2014 was a very long year in regards to network security. Many organizations saw breaches of private data, including but not limited to credit card information, social security numbers, and even private emails between employees. Not only were attacks seen by malicious organizations, but serious exploits were found in some of the most trusted elements of the internet, such as was seen with the Heartbleed exploit. According to TechCrunch, 83 million records were stolen from the JP Morgan Chase breach alone, and the average cost of a breach was $3.5 million dollars. Because of how serious these issues have been, it is incredibly important to have a plan in place to secure your networks to minimize the risks of bad things happening to your data.

The first place to start is with the areas that you control. This means ensuring that software is both up-to-date as well as legitimate (some organizations have been known to use pirated copies of software to reduce costs; not only is this illegal but most piracy websites are rife with malware). Updating software is also a matter of ensuring that the software is still supported so that it can be updated; if your organization still has Windows XP in place, you have a major problem â and if you use Windows Server 2003 trouble is coming your way this summer when support ends. The costs of upgrading software might be worrisome, but it is nothing compared to the nightmares a breach can cause because of backdoor your outdated software let in.

After taking care of your software, it is equally important to educate employees about best practices in protecting company interests online. There have been many theories that the massive Sony hack at the end of 2014 started with a disgruntled employee, and while the jury is still out on that case the AT&T breach earlier in the year was certainly caused by upset employees. While not all attacks are on purpose like the AT&T attack, education is the place to start so that employees understand what can cause a threat. This can help to inform employee who might be considering to do bad thing some enlightenment that your team is prepared to stop them, and for employees who might genuinely not have a clue there is the opportunity to educate them and improve the human firewall element of the network. Also keep in mind that data isnât only lost on the internet â physical files and equipment that are lost can be just as bad for data loss, as was seen by Redwood Regional Medical Group when a lost USB flash drive resulted in 33,702 patient records being lost.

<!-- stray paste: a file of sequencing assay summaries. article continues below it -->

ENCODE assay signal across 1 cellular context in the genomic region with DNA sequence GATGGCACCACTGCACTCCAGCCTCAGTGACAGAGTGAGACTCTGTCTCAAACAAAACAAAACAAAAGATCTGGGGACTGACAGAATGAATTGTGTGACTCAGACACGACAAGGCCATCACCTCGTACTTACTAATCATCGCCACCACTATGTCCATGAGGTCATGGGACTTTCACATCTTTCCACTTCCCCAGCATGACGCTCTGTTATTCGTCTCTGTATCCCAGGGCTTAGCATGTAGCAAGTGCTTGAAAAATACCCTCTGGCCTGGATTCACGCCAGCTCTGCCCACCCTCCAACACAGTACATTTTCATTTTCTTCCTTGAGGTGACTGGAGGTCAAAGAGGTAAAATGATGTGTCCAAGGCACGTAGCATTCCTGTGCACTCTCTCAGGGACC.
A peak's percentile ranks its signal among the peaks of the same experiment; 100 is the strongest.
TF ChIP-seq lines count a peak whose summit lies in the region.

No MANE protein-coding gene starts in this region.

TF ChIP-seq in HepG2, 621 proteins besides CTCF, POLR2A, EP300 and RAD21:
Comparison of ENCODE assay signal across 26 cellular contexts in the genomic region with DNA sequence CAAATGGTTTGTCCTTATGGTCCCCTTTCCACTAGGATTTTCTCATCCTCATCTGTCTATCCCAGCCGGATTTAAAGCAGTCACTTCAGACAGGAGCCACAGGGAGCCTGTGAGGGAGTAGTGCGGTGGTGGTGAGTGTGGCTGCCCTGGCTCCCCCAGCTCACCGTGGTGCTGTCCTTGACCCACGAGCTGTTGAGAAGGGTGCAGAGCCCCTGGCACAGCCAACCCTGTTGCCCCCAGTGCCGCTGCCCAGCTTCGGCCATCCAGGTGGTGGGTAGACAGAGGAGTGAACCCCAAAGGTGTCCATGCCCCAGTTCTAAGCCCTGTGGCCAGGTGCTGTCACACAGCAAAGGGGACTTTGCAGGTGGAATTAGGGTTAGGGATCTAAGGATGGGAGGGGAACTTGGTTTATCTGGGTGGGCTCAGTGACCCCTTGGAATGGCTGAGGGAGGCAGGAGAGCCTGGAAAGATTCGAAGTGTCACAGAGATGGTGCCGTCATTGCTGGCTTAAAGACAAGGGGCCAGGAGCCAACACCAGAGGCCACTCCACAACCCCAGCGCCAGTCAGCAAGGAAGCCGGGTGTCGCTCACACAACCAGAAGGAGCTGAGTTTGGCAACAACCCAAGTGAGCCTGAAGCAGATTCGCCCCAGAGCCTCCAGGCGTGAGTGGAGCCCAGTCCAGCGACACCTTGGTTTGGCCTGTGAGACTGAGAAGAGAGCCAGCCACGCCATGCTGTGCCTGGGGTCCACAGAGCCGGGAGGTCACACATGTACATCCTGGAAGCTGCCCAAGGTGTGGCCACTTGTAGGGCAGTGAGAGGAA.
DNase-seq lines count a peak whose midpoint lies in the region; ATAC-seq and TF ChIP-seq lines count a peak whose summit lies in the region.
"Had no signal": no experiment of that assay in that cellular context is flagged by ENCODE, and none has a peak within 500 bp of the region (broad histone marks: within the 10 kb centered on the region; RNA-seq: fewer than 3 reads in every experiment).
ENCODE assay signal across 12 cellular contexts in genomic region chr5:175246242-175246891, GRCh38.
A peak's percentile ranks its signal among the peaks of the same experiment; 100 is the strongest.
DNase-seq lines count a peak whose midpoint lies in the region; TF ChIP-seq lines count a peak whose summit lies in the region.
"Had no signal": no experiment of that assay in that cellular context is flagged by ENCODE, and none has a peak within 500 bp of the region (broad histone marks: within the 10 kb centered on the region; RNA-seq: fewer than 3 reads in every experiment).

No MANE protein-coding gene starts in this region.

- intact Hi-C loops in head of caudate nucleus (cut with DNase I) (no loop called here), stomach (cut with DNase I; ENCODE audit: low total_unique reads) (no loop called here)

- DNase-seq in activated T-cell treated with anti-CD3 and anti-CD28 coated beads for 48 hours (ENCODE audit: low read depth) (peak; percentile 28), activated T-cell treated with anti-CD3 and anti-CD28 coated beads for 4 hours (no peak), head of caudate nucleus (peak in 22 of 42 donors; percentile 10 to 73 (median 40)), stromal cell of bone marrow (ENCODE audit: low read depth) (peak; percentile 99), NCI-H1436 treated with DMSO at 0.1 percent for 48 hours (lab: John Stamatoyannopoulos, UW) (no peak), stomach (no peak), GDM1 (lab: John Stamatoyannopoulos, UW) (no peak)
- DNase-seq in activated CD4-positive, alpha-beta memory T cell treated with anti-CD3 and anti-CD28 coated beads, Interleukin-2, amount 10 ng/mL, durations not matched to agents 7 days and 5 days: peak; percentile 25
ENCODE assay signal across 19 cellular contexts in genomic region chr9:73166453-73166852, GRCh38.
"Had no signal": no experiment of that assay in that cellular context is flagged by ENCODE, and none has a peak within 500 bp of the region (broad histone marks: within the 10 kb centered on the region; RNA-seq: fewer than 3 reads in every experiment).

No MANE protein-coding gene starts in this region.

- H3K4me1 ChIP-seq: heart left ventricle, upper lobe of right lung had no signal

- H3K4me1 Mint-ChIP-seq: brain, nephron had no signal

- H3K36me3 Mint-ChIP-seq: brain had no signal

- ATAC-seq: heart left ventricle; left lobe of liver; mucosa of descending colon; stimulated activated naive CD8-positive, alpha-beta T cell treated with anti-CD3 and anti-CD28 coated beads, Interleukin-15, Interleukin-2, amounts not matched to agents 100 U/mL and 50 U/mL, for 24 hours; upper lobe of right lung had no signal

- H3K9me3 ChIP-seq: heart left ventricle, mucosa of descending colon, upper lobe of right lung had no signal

Speaking of firewalls, all business applications should be behind the corporate firewall, with the capacity to save and store network traffic logs as well as the capacity to block and allow specific applications to be used by employees. There are many debates as to whether to block all apps (blacklist) and let employees notify IT as to what they need or to allow all apps and block the bad later (whitelist), but regardless of the solution be sure to understand what your employees need and when possible build corporate solutions for popular consumer products employees might wish to use to improve work experience. DropBox is a commonly cited example â IT obviously doesnât want employees to have easy access to move files to a home PC to work at night, because less scrupulous employee might use this to start pilfering data. That said, there is certainly a value to allowing employees to work at home, and IT can help to address that by providing their own version of DropBox, or even VDI implementation to enable mobile workloads.

In many scenarios, a move to the cloud is a great way to stop a lot of these problems. Having employees log into virtual desktops is a great way to resolve issues with hardware being lost or shadow IT being implemented. Cloud servers such as those hosted in vnCloud are also much easier to manage than having multiple physical machines that need to be logged into and managed in the traditional sense, which helps to reduce the load on IT. By using the cloud to really control IT in comparison to have many loose systems, itâs just easier to protect everyone from executives to employees to clients.